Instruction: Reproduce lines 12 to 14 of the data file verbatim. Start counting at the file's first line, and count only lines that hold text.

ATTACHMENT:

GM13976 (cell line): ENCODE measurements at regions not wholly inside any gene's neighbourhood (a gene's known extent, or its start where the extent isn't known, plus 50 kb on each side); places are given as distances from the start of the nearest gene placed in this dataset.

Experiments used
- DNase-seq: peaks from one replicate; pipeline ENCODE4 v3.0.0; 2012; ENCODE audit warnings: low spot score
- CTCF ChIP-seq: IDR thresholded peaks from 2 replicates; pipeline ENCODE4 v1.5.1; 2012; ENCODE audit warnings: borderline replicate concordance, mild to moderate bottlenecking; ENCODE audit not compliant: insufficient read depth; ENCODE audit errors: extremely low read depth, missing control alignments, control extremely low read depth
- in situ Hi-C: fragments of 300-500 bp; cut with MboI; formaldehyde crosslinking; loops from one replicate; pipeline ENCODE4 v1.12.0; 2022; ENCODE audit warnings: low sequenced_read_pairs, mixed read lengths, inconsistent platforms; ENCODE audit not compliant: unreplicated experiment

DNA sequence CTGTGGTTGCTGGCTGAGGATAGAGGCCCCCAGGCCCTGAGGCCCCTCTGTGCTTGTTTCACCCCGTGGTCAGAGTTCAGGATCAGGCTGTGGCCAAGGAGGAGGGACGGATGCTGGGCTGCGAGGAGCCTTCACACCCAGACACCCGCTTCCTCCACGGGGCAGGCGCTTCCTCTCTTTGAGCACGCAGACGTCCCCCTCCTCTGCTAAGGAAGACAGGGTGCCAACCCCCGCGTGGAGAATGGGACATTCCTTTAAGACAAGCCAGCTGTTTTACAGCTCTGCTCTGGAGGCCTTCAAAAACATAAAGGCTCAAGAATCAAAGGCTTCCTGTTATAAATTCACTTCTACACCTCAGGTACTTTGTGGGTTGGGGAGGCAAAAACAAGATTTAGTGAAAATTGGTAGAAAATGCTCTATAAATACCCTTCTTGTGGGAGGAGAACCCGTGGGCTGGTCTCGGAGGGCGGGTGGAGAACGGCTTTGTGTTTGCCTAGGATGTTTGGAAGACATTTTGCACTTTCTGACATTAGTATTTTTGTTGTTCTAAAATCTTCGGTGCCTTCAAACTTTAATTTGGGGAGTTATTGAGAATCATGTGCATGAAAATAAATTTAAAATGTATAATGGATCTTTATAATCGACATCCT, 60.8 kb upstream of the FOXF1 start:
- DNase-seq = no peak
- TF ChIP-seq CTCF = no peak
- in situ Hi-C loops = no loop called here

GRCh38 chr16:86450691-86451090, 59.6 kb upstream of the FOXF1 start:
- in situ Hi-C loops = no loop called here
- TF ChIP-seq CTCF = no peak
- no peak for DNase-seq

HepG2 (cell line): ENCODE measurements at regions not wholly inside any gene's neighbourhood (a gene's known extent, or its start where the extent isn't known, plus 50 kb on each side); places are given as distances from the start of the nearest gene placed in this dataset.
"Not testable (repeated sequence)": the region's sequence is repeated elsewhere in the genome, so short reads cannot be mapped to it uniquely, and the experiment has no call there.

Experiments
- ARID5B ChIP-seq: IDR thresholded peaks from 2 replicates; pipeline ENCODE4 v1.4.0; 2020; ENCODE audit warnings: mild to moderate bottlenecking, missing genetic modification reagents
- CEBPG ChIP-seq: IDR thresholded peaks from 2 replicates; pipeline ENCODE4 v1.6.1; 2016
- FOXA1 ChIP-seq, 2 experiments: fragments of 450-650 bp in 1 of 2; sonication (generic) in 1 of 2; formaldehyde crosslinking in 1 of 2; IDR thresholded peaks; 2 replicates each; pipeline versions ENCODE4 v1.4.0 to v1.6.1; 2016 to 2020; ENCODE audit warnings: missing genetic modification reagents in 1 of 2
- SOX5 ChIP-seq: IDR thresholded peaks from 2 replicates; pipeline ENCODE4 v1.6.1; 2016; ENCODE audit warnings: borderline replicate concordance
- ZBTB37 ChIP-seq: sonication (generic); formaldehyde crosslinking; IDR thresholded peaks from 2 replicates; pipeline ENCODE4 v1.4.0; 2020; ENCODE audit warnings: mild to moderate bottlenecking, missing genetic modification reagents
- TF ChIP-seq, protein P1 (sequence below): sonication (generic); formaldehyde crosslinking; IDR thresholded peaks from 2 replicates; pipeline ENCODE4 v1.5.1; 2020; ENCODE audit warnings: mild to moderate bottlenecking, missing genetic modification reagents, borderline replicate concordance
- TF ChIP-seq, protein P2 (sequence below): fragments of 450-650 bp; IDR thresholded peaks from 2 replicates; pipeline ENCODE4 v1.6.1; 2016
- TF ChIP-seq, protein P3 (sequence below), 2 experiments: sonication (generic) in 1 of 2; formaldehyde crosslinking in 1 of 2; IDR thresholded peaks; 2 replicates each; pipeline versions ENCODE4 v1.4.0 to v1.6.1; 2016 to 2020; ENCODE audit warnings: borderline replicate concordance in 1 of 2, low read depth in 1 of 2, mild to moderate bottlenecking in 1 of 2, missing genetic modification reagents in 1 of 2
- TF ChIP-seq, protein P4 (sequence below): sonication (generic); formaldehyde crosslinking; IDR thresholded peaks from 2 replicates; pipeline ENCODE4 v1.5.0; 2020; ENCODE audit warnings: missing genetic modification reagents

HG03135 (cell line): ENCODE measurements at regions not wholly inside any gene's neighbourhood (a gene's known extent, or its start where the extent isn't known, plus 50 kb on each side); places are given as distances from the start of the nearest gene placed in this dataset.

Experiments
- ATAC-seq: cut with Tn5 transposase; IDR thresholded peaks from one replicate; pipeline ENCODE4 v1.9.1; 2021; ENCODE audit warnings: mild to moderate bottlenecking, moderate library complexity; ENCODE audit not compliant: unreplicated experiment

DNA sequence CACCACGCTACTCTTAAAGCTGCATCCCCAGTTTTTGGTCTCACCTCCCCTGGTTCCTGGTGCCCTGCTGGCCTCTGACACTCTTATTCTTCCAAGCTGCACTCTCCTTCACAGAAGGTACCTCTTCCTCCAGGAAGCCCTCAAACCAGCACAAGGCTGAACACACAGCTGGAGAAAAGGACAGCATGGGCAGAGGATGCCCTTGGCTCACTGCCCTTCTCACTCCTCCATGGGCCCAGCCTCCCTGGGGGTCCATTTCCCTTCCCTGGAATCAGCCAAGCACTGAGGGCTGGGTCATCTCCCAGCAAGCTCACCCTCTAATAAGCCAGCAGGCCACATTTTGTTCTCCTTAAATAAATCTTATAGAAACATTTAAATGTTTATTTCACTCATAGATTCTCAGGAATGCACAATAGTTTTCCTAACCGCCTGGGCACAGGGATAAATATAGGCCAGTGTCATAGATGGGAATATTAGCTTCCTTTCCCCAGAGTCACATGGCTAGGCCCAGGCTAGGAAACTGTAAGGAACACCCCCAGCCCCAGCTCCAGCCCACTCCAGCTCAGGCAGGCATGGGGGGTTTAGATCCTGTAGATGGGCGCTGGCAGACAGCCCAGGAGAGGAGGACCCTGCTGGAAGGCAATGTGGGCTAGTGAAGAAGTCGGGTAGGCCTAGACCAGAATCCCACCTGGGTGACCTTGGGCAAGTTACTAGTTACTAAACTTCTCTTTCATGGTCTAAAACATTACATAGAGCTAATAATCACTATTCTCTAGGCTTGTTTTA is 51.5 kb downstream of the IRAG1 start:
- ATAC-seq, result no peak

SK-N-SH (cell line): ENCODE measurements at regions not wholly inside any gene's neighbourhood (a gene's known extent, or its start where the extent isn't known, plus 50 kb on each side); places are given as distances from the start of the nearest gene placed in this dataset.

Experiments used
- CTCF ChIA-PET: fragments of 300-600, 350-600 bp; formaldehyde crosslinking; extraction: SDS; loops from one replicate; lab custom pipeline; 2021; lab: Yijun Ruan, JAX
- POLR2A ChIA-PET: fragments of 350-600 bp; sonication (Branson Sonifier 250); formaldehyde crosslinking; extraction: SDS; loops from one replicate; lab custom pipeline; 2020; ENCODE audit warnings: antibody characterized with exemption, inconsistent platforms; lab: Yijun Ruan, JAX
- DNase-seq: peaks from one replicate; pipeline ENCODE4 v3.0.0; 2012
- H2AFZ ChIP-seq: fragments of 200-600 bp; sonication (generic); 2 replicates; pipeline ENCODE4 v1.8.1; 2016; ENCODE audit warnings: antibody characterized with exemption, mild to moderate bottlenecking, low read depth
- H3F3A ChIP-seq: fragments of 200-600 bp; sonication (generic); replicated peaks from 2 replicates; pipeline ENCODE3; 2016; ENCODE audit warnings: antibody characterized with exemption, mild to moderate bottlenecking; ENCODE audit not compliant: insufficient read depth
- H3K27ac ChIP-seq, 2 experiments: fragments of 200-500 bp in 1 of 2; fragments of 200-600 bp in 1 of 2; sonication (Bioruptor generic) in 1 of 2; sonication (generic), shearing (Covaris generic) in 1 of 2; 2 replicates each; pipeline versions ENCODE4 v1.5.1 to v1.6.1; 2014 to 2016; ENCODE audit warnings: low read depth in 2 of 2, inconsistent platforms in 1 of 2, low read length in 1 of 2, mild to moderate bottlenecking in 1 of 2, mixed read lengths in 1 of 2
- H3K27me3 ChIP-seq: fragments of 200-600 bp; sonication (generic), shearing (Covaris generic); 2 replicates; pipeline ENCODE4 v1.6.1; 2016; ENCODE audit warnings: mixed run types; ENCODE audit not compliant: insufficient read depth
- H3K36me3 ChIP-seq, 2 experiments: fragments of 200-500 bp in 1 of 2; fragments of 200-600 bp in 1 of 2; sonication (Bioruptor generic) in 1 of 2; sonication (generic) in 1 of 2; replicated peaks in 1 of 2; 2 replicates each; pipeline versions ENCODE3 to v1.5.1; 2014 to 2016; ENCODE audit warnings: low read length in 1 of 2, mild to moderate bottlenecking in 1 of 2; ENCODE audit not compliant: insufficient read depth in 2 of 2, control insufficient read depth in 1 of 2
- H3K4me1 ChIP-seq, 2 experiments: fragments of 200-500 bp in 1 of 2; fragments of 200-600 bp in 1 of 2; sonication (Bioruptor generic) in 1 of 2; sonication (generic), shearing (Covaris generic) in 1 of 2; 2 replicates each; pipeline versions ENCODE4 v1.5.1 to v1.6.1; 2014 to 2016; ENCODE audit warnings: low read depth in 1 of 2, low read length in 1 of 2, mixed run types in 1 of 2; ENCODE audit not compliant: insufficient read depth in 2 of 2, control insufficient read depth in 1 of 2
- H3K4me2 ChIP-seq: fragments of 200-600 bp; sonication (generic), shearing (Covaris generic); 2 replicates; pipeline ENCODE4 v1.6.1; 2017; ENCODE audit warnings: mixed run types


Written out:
- TF ChIP-seq CTCF = no peak
- no peak for DNase-seq

HepG2 (cell line): ENCODE measurements at regions not wholly inside any gene's neighbourhood (a gene's known extent, or its start where the extent isn't known, plus 50 kb on each side); places are given as distances from the start of the nearest gene placed in this dataset.